Technical studies of the performance of UTEM
Systematic studies were carried out to explore the potentials and limits of stroboscopic UTEM and single-shot DTEM
1. Stroboscopic UTEM
Image resolution with photoelectrons:
Lattice images with an information limit below 0.23 nm can be obtained with photoelectrons (repetition rate 2 MHz, total exposure time: 10 s). However, the actual image resolution is limited by the influence of the pump laser on the object.
EELS resolution with photoelectrons:
Synchronization of pump and probe pulses with photon-induced near field electron microscopy (PINEM):
Energy gain/loss of electrons in the photon field around the object:
Tradeoffs between temporal and energy resolution at different Wehnelt bias settings:
A temporal resolution of approximately 1 ps can be achieved with weak electron pulses.
K. Bücker, M. Picher, O. Crégut, T. LaGrange, B. W. Reed, S. T. Park, D. J. Masiel, F. Banhart, The electron dynamics in an ultrafast transmission electron microscope with Wehnelt electrode, Ultramicroscopy, 171, 8-18 (2016)
2. Single-shot DTEM
Image resolution with single photoelectron pulses:
Quantitative core-loss EELS with single photoelectron pulses:
The pump laser can be focused onto a spot of 100 µm on the specimen. This allowed us to do up to 150 single-shot experiments on one specimen grid, although the transformation is irreversible.
M. Picher, K. Bücker, T. LaGrange, F. Banhart, Imaging and electron energy-loss spectroscopy using single nanosecond electron pulses, Ultramicroscopy, 188, 41-47 (2018)
Applications in materials science
1. Nanosecond quantitative analysis during chemical reactions in nanocrystals
Chemical reactions in nanocrystals are difficult to study due to the small size of the reactants and the very short reaction times. At high temperatures, it might take only microseconds or even nanoseconds until a reaction front has traversed a nanometer-size crystal. Nevertheless, reaction kinetics in nanocrystals is highly important, e.g., in catalysis where the kinetics of oxidation or reduction of nanoparticles is essential for optimizing the catalytic action under extreme conditions. Reaction constants, activation energies or the presence of short-lived transition states are often unknown. Many solid-state reactions in nanomaterials are irreversible by nature, so the reaction cannot just be repeated to sum up signal emerging from the small objects.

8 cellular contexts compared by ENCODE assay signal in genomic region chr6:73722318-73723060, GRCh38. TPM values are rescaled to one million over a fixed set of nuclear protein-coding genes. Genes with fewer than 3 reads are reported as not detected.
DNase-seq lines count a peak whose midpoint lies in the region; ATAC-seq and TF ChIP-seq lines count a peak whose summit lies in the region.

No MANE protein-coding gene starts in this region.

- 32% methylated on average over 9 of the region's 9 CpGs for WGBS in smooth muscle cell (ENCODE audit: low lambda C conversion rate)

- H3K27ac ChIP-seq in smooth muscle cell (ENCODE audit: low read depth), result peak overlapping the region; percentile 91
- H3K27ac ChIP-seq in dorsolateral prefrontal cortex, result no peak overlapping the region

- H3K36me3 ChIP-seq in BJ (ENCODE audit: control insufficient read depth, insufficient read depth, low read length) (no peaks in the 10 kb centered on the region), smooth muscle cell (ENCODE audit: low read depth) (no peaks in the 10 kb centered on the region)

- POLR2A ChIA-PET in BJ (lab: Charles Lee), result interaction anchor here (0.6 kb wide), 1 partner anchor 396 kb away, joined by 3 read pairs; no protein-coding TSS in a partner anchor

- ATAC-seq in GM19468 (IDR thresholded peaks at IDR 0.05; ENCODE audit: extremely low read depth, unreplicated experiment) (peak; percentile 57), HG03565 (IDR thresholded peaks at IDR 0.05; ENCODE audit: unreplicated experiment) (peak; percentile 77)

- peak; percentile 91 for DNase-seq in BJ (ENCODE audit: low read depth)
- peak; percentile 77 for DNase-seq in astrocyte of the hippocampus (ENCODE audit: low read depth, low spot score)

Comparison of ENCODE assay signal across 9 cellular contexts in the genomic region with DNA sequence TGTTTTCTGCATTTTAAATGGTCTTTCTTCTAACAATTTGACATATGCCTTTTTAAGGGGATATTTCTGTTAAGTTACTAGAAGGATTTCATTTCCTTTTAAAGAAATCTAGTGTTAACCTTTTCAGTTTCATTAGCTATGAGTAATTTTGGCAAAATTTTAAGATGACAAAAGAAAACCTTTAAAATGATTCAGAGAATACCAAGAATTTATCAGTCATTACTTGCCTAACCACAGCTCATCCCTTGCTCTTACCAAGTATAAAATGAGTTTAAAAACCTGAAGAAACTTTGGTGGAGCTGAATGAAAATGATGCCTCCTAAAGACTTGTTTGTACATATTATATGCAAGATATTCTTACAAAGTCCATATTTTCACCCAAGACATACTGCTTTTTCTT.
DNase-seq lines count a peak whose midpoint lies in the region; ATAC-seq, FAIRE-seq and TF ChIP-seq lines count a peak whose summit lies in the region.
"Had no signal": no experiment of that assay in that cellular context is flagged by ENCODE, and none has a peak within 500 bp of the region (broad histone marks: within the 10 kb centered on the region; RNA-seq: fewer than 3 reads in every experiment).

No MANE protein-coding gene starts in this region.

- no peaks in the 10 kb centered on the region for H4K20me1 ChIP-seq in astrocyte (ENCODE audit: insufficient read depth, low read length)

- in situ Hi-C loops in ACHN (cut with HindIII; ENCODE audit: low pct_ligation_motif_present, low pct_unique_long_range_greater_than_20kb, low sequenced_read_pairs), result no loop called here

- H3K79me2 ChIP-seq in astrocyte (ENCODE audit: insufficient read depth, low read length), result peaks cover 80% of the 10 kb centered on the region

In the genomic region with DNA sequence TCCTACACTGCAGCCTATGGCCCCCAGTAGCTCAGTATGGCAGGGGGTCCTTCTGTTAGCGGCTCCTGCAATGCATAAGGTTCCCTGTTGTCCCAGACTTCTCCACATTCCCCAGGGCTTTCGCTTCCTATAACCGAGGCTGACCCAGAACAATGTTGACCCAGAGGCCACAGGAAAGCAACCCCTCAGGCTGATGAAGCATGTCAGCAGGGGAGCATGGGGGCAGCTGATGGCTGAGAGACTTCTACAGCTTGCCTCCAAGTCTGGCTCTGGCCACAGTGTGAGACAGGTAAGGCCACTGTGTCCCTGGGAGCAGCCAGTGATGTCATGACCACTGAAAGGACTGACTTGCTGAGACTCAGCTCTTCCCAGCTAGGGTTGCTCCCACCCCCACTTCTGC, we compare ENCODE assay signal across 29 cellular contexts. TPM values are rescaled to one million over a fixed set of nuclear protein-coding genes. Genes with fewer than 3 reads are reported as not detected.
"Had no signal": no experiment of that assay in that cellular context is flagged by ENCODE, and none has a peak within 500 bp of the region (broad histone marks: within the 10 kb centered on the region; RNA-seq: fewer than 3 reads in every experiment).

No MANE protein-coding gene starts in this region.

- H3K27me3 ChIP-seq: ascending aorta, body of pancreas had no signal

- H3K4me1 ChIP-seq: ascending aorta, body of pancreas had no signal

DTEM (dynamic TEM) is the single-shot approach of (ultra-)fast TEM. Analytical DTEM, giving access to the elemental composition of nanomaterials with nanometer spatial and nanosecond time resolution, was developed at the IPCMS. The UTEM is used to study irreversible chemical reactions with nanometer and nanosecond precision. In a pump-probe approach, chemical reactions are induced thermally by an intense laser pulse and studied after an adjustable delay with a nanosecond electron pulse in the TEM.
Although the mutual repulsion of electrons within the pulses still limit spatial, temporal and energy resolution, combined imaging, diffraction and EELS studies turned out to be possible so that a comprehensive picture of the reaction kinetics in nanocrystals can be obtained. We have demonstrated this technique in a study of the fast reduction of nickel oxide nanocrystals at high temperature. The combination of imaging, electron diffraction and EELS gives unprecedented insight into the dynamics of the reaction. The kinetics of the reaction, in particular the reaction order and rate constant as well as the presence of liquid nickel as a transition state, allows the detailed understanding of the reaction mechanisms. The new approach has the potential to replace the complicated combination of different characterization techniques such as diffraction in a synchrotron, optical spectroscopy and microscopy.
K. Sinha, A. Khammari, M. Picher, F. Roulland, N. Viart, T. LaGrange, F. Banhart, Nanosecond electron pulses in the analytical electron microscopy of a fast irreversible chemical reaction, Nature Communications 10, Article 3648 (2019), https://www.nature.com/articles/s41467-019-11669-w